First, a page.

The San Antonio Spurs have a long tradition of success since beginning to play more than 50 years ago. Sitting in the Southwest Division of the Western Conference, the Spurs have 22 division titles, 6 conference titles and 5 NBA Championships. George Gervin led the franchise to early success, but I personally give much of the accolades to current coach Gregg Popovich, who was assistant from 1988-1992 and head coach since 1996. His team-oriented focused style of play has featured the likes of David Robinson, Steve Kerr, Robet Horry to the Big Three of Manu Ginobili, Tony Parker, and Tim Duncan. Add in Kawhi Leonard and the franchise hasn’t lacked for star power. Coach Popovich has instilled the “there isn’t an I in team” mentality, which I deem as paramount in their success through the years.
David Robinson’s one of the top players in franchise history, but for me, it’s clear that without the addition of Tim Duncan in 1997, Tony Parker in 2001 and Manu Ginobili in 2002, Robinson likely would’ve retired without an NBA Championship to his name. During Robinson’s first NBA title season in the shortened 1998-1999 campaign, he averaged 15.8 points and 10 rebounds in 49 games. Tim Duncan led the way in just his second season, averaging 21.7 points during the regular season and NBA Finals MVP in the Spurs’ 4-to-1 triumph over the Knicks. The “Twin Towers Era” began with a title and ended with another in 2003 by a 4-to-2 margin over the Nets. With Duncan claiming another Finals’ MVP, I believe he entrenched himself as a Hall of Famer at the tender age of 26, with numerous stellar seasons ahead.
Joining Duncan during this time was the start of “The Big Three” era. With Robinson at the end of the line after a remarkable career, the influx of Parker and Ginobili began the next great time in Spurs basketball. Ginobili was solid in a mainly backup role in 2003. Started half the games in the 2003-2004 campaign and became an All-Star in the Spurs’ title run of 2004-2005, averaging 16 points in 30 minutes per game. Parker was a starter from the get-go as a 19-year old in 2001-2002. Steadily increasing his production, he was the catalyst behind the championship run in 2004-2005. Unselfish, Parker distributed the ball to the tune of 6.1 assists per game, while adding 16.6 per contest. Although Duncan had his lowest scoring average of 20.3 points per game, while appearing in only 66 games, he was the leader of the team.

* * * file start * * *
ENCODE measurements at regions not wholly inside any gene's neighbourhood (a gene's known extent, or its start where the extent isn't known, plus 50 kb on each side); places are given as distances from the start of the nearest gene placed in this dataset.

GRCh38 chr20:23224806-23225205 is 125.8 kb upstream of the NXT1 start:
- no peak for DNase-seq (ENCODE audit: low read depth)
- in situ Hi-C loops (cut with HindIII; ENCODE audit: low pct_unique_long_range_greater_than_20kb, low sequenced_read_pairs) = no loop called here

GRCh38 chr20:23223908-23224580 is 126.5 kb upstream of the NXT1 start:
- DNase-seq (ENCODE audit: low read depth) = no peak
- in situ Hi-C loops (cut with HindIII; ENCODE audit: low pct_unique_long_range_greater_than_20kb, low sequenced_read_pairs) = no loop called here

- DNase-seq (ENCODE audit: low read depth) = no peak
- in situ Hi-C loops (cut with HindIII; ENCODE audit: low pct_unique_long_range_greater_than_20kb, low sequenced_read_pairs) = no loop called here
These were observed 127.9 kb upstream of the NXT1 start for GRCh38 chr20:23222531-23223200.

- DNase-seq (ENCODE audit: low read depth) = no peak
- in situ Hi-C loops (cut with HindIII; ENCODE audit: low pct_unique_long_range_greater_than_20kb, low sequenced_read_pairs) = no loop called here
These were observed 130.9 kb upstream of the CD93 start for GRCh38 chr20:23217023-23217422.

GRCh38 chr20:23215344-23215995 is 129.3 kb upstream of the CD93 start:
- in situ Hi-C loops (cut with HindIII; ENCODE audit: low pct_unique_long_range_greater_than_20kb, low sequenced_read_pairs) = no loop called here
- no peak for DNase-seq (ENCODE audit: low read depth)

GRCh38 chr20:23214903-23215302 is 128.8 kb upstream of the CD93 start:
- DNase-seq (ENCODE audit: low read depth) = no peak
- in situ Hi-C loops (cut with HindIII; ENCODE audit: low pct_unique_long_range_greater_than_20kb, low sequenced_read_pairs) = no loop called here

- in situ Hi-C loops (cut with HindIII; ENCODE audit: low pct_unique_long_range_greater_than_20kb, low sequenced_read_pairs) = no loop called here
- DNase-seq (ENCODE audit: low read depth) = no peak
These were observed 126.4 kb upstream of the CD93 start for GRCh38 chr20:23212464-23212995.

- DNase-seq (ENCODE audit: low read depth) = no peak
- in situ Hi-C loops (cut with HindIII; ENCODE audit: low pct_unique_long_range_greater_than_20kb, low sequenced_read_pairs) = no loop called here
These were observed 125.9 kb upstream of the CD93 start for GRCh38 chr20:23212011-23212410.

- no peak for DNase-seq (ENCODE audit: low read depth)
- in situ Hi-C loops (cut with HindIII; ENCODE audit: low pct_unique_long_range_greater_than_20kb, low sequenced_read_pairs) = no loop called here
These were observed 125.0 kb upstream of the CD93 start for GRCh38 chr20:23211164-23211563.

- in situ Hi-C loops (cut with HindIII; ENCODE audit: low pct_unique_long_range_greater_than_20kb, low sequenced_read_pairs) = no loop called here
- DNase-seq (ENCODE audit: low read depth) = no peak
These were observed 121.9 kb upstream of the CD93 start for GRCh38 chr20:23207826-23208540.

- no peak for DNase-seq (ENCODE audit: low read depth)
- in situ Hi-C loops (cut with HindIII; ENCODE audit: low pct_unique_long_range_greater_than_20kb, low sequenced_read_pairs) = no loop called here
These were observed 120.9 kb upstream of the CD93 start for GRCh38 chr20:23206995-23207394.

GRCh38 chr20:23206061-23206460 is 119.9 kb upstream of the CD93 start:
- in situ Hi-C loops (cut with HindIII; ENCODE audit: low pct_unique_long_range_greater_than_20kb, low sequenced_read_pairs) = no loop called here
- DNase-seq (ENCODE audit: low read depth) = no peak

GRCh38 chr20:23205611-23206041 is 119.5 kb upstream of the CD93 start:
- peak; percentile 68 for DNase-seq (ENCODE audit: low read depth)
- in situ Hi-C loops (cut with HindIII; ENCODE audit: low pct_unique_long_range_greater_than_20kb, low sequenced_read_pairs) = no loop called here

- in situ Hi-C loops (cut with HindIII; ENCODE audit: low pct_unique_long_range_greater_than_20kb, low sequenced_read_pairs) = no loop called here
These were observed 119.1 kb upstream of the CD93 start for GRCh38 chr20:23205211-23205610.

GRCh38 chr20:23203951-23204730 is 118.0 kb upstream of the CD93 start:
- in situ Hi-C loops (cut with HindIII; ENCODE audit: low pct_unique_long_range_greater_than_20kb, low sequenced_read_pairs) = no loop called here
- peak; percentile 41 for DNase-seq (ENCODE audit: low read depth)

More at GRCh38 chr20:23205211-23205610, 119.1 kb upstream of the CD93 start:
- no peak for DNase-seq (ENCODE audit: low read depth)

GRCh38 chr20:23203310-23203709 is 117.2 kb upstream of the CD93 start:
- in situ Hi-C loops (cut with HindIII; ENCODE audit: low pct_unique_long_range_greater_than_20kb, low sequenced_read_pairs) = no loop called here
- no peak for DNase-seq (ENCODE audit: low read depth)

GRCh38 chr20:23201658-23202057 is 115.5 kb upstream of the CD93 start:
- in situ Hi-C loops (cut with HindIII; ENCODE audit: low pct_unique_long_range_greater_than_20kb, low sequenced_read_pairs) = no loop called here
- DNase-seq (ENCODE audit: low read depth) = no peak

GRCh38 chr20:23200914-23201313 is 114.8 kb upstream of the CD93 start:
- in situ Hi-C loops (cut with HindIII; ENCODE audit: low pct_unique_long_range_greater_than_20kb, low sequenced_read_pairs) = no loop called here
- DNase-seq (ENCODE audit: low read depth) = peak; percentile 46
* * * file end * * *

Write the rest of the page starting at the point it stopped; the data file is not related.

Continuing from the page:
Entering the playoffs after a 59-23 record and the number two seed behind the Phoenix Suns, the Spurs went to work, easily dismantling the Nuggets in 5 games. Seattle was the next victim, going down in 6, before what I thought would be a battle for the Western Conference title. That was not the case. Although all but one game was decided by less than ten points, it never felt as though the Suns had a chance, falling to the Spurs in 5 games.
Facing the defending NBA champion Detroit Pistons, the Spurs got off to a hot start, taking the first two behind the hot shooting of Ginobili. The momentum clearly went to the Pistons, blowing out the Spurs in the next two and I among others, believed the series was over. The key to the turnout was a late hoop by Robert Horry to seal a win and take the series back to San Antonio up three games to two. Although unable to dispose the Pistons in 6, Finals MVP Tim Duncan, again took over, scoring 25 points in a 7-point victory. With the MVP, Duncan became the fourth in the league history to claim that honor three times.
The Spurs won another title in 2007 and added more to the mix in 2011 with 20-year old Kawhi Leonard. He was a role player for the 2014 title team, averaging 12.8 points per game. Duncan, still solid at 37, but clearly near the end of a stellar career, averaged 15.1 per game during the season. Leonard shocked the basketball world in the finals, taking over the last three games, dropping over 20 each time in blowouts over the Heat. The 4-1 triumph was the fifth championship in franchise history.
Leonard became the face of the franchise and was an all-star two times before his departure to the Raptors for the 2018-2019 season. While not winning any addition titles since 2014, the Spurs continued to add key pieces to the mix, including LaMarcus Aldridge and DeMar DeRozan. I expect the unselfish, team-oriented nature instilled in the franchise to continue to bring success and additional championship runs moving forward.